Monday, May 25, 2015

The [premlimary] test scores will be announced and spellers will be ranked heading into the [Thursday] semifinals. 
Tim Weinkauf, the lead producer of ESPN's coverage, said he'll take advantage of that change by showing golf-style leaderboards and highlighting the spellers who can work their way into the finals if someone ahead of them falters. 
"I think it allows for more dramatic moments because there will be those certain kids that are on the bubble," Weinkauf said.
I'm assuming that after the written round, everyone's checking the words anyway such that the kids who did perfect (or close) already know it. It's the rest who won't otherwise know how far back they stand: now, basically, there will some kids who know that they've got no realistic chance to advance absent a miraculous decimation of the other kids, no matter what. Why? Because ESPN is again imposing an artificial cutoff on the best kids rather than letting them spell-til-they-drop as in the past. Boo.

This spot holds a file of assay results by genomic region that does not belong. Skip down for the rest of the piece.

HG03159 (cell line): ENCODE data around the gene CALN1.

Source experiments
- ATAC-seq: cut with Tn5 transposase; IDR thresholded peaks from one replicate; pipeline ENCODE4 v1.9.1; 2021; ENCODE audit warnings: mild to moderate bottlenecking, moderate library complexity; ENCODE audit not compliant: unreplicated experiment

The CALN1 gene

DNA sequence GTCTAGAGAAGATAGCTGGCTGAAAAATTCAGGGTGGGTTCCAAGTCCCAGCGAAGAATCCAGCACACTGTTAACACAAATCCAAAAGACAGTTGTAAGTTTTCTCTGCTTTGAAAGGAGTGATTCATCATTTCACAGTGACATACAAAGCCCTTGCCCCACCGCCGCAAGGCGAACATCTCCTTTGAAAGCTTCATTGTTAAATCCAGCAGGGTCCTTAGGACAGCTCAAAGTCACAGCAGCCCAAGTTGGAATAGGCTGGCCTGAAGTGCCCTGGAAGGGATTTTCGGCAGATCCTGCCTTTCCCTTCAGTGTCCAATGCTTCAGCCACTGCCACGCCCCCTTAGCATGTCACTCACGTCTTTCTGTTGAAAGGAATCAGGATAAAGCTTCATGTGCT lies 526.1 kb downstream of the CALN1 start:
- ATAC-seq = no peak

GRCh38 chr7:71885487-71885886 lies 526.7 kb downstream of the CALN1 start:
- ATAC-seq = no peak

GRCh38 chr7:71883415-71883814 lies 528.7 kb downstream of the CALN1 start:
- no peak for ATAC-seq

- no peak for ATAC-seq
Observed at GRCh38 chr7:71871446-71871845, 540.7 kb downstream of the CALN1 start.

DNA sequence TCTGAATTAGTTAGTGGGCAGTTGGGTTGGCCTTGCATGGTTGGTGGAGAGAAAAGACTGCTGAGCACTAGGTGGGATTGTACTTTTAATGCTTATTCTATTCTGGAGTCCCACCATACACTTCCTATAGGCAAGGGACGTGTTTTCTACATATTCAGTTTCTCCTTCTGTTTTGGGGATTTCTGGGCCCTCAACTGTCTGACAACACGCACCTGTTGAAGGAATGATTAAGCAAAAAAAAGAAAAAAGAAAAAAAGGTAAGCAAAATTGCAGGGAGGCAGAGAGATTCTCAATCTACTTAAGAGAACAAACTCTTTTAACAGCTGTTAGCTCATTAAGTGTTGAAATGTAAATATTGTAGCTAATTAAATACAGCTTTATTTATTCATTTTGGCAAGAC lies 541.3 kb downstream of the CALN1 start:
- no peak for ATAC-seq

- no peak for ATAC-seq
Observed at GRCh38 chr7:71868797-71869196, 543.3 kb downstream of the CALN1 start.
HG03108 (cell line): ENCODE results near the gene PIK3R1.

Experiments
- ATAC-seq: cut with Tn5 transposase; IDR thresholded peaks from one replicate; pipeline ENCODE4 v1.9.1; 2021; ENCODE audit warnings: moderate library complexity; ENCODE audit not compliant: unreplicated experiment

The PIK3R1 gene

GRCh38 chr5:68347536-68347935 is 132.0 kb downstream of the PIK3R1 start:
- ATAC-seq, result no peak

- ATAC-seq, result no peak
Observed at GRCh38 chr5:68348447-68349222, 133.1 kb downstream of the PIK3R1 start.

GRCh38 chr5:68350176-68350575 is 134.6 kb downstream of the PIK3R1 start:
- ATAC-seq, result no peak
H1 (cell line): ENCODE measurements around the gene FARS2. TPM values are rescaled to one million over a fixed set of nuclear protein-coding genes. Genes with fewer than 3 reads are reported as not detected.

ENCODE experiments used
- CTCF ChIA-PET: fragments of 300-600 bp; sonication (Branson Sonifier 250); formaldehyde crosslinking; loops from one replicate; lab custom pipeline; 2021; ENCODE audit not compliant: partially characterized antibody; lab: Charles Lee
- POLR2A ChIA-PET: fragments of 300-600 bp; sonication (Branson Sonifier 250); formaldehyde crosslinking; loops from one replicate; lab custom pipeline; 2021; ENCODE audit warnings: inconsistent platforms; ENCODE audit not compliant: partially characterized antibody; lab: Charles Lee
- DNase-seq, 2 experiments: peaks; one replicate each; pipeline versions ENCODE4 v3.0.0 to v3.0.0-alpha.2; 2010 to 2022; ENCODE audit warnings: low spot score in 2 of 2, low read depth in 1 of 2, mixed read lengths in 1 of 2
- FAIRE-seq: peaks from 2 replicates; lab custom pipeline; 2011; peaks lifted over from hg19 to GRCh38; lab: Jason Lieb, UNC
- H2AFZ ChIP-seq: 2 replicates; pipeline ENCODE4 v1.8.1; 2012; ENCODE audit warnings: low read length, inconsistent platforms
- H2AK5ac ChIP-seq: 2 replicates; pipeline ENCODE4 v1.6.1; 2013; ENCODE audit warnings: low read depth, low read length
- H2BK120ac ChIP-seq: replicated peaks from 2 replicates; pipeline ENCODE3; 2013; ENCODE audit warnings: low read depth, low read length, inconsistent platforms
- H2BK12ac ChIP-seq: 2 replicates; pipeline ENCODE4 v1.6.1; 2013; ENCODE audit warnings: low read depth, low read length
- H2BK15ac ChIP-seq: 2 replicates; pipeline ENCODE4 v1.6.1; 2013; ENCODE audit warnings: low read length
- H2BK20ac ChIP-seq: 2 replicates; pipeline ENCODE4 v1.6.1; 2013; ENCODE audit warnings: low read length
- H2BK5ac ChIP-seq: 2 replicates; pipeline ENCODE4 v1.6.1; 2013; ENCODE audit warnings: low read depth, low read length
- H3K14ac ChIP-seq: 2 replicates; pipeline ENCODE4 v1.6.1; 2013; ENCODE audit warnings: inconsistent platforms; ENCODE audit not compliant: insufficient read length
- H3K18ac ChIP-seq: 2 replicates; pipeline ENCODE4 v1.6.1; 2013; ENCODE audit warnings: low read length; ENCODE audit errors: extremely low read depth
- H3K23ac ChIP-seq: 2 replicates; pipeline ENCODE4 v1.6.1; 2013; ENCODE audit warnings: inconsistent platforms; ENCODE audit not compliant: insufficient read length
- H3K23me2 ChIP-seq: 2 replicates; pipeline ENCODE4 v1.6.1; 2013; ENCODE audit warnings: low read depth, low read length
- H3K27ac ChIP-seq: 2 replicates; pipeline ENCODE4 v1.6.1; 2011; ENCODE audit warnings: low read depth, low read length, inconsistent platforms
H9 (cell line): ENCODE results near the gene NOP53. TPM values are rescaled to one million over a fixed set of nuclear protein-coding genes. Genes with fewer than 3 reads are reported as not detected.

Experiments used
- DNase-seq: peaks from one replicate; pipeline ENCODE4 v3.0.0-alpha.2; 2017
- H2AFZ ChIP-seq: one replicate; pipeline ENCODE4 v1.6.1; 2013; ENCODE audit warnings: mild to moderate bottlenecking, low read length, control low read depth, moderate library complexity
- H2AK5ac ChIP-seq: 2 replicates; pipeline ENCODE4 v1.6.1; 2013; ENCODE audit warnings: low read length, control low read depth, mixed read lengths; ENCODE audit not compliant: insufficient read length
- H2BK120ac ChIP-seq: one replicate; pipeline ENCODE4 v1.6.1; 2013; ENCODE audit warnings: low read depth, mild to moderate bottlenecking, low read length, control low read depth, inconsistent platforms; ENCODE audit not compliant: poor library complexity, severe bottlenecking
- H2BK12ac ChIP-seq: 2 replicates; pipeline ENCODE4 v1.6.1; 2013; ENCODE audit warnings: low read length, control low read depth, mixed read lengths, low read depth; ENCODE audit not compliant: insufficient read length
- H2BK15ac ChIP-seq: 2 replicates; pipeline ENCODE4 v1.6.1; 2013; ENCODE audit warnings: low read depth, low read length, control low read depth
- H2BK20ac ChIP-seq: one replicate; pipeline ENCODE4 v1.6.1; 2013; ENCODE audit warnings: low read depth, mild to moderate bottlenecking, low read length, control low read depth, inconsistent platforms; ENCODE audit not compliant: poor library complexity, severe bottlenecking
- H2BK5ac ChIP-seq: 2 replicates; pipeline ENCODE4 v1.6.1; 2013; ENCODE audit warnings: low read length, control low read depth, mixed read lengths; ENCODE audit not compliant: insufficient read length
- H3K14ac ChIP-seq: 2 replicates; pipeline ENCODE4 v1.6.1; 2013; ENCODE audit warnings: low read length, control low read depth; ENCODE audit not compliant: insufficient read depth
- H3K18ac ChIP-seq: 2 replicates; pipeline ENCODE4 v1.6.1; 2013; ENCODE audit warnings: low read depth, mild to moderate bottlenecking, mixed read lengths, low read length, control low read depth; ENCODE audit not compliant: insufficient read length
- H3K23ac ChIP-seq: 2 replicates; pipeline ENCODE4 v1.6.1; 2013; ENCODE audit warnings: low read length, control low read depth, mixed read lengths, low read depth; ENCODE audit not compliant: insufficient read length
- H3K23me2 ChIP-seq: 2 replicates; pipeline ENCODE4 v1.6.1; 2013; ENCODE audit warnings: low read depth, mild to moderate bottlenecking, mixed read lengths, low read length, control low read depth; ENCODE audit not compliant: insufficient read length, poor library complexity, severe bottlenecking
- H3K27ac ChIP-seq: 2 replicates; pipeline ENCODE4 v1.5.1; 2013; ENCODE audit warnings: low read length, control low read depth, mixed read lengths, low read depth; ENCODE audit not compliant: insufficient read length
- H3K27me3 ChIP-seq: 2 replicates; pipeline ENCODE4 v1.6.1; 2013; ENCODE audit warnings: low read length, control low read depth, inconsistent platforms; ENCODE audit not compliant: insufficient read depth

As previously discussed: I think it's fair to use a written to cull the group from the initial 285, after two live rounds on Wednesday, down to a reasonable number for Thursday morning. But from there, it should solely be decided on what happens at the live microphone. However long it takes. The kids deserve that chance.


  1. Adam B.9:25 PM

    FYI, ESPN Classic is marathoning Bees for the next 48h; 2003 (Samir Patel's first; also, the "thank you, sir" no-limit Bee) now on.

  2. Bee Fan12:20 PM

    Some things I think were better in that 2002 Bee than now: no test to artificially cut the field from 30+ to 12 on Day 2 (just the first round test to cull from 250+ to 45 or so), no time limit at the mic, no "spellers acting silly" clips every 10 minutes. Just kids spelling from 50 down to 1 with some legit commercial breaks.

  3. Adam B.2:01 PM

    It sucked when spelling happened during the breaks, though.